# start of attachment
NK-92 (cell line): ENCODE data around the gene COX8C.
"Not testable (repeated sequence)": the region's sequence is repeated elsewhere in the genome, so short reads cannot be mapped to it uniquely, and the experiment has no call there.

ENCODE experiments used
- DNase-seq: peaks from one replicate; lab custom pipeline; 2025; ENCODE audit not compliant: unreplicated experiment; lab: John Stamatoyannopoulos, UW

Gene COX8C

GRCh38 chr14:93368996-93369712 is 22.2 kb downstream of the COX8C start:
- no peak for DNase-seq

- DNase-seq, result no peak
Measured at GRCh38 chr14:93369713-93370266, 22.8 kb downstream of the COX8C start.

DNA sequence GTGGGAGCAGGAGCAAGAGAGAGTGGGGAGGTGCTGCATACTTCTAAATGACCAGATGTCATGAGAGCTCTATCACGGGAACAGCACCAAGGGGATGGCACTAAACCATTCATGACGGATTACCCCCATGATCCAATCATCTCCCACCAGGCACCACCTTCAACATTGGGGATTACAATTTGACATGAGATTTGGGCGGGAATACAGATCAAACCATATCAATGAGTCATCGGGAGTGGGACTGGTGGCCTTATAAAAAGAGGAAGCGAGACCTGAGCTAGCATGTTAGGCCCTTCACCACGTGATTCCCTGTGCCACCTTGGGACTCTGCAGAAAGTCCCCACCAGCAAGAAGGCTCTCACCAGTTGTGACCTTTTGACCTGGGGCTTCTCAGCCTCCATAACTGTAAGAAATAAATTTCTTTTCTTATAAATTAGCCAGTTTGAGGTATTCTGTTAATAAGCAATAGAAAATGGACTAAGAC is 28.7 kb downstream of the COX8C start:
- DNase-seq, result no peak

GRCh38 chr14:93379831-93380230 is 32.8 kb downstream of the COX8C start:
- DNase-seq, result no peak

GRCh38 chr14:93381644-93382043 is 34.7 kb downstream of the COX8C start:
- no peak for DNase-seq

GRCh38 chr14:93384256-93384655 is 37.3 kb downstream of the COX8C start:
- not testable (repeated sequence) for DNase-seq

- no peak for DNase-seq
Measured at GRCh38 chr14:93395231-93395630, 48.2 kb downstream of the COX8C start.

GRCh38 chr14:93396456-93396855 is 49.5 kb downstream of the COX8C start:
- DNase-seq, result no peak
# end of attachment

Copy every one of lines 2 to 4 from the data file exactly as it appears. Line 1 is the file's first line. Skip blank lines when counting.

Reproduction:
"Not testable (repeated sequence)": the region's sequence is repeated elsewhere in the genome, so short reads cannot be mapped to it uniquely, and the experiment has no call there.

ENCODE experiments used
- DNase-seq: peaks from one replicate; lab custom pipeline; 2025; ENCODE audit not compliant: unreplicated experiment; lab: John Stamatoyannopoulos, UW